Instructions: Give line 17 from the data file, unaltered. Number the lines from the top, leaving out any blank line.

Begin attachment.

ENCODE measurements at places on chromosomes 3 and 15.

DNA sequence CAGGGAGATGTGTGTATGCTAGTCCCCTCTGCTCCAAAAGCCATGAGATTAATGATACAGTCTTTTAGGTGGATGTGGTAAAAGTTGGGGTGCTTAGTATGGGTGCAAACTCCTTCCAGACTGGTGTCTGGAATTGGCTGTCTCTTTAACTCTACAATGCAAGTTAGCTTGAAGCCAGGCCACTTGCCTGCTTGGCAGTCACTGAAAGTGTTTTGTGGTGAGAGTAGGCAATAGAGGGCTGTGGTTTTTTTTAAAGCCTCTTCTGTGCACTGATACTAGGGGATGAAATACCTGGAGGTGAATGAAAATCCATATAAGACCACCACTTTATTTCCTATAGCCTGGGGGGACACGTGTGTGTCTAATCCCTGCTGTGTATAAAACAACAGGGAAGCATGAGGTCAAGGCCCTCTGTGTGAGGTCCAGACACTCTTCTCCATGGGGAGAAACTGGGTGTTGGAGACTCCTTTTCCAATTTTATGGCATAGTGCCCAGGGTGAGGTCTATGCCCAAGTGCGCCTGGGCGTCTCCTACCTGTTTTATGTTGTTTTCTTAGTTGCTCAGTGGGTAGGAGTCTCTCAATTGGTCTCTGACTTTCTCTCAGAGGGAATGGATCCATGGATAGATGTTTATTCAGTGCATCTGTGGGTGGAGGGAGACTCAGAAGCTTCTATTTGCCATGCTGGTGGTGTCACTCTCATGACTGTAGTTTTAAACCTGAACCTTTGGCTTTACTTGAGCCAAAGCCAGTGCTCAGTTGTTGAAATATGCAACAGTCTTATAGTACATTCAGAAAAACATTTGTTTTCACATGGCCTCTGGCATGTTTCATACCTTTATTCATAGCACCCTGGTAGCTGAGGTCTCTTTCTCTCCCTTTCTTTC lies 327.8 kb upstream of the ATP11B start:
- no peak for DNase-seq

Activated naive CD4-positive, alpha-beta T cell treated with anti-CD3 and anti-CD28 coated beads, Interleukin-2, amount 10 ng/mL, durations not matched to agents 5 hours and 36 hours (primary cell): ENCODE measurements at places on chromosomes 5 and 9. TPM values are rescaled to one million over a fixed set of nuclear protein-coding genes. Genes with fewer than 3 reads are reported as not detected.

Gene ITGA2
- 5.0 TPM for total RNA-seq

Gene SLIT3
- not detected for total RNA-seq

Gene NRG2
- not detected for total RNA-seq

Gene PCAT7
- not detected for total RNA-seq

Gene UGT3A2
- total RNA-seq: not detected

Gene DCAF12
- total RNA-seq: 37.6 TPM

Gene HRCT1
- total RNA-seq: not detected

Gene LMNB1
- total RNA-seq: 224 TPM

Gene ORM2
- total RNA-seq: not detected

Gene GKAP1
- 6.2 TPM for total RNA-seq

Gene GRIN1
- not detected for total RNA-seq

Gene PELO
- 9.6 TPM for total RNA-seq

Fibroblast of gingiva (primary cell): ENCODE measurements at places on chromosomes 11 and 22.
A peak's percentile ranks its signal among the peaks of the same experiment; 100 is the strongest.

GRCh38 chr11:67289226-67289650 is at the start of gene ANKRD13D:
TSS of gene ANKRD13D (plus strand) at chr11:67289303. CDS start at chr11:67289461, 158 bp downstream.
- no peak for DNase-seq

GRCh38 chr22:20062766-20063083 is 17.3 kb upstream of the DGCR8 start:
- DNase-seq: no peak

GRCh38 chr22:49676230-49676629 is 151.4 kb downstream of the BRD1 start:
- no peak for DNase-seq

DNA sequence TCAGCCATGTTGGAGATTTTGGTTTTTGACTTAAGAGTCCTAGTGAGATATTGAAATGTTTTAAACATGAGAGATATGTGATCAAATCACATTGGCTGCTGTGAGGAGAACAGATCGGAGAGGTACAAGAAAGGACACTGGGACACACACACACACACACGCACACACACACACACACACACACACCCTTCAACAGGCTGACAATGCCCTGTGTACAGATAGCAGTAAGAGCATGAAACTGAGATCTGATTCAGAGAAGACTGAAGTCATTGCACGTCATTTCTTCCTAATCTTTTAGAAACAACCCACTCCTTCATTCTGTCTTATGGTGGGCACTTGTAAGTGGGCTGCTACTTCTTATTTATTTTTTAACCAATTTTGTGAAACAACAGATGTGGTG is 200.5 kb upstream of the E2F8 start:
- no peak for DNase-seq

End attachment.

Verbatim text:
Gene HRCT1